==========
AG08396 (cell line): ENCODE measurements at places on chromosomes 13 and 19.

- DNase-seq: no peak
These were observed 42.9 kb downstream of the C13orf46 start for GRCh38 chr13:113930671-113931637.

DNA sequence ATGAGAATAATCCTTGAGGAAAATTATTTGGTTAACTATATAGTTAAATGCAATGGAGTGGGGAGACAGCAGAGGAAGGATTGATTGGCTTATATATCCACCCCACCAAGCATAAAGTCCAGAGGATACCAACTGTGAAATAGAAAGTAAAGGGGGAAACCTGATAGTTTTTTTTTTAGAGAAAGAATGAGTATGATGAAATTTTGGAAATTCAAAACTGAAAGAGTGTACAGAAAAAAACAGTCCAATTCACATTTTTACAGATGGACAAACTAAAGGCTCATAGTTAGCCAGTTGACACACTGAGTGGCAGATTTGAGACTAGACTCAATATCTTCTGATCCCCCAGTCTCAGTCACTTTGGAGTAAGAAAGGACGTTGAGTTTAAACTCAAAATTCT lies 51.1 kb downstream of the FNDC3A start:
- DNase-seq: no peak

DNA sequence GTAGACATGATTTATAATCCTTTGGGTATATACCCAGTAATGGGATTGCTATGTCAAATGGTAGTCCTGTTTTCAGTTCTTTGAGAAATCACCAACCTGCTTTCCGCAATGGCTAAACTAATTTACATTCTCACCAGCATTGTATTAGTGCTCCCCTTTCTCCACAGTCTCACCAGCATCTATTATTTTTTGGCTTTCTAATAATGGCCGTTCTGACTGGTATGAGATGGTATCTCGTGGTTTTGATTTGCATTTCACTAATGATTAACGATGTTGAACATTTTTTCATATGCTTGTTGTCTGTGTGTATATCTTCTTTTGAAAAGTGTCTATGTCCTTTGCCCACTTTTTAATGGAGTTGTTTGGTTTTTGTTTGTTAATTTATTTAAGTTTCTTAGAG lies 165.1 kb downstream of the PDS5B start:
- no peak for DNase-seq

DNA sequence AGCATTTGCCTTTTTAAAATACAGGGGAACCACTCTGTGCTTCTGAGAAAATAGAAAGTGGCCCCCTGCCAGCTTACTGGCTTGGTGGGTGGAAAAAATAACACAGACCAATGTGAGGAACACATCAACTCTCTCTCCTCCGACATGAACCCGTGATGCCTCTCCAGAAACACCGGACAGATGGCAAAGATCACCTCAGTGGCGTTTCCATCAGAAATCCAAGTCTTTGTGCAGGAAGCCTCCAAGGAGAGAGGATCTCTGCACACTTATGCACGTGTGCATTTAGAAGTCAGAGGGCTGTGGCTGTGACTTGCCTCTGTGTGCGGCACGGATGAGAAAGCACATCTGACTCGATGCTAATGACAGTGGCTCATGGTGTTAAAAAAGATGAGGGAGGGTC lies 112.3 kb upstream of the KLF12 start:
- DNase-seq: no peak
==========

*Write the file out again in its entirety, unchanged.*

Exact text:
AG08396 (cell line): ENCODE measurements at places on chromosomes 13 and 19.

- DNase-seq: no peak
These were observed 42.9 kb downstream of the C13orf46 start for GRCh38 chr13:113930671-113931637.

DNA sequence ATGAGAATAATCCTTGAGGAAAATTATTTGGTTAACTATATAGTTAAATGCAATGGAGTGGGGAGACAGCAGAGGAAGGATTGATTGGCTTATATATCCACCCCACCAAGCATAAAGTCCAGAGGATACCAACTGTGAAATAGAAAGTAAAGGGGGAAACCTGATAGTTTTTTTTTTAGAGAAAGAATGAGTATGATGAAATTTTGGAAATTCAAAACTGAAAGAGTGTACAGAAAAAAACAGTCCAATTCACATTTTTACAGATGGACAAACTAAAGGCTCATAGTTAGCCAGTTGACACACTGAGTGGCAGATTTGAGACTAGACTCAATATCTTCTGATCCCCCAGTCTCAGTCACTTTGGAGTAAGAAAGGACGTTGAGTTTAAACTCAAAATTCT lies 51.1 kb downstream of the FNDC3A start:
- DNase-seq: no peak

DNA sequence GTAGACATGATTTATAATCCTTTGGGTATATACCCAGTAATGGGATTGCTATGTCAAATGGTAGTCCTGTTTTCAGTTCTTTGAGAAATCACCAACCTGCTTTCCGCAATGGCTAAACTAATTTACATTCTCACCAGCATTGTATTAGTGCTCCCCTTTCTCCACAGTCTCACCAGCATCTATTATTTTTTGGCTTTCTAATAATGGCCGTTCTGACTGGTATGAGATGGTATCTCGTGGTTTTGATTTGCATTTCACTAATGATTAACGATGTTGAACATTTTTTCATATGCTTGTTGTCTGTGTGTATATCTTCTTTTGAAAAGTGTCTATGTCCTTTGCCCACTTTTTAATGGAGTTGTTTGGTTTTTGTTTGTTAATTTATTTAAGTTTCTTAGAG lies 165.1 kb downstream of the PDS5B start:
- no peak for DNase-seq

DNA sequence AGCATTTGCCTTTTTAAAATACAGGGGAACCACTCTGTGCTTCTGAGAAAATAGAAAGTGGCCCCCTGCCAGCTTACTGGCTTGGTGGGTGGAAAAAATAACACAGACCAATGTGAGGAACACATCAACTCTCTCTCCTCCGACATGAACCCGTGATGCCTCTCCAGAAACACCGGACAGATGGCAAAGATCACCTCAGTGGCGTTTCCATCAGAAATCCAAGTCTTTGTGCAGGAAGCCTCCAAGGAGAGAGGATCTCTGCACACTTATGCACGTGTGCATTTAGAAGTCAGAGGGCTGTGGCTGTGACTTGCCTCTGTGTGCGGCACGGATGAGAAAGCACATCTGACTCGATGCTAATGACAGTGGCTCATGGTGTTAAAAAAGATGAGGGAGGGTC lies 112.3 kb upstream of the KLF12 start:
- DNase-seq: no peak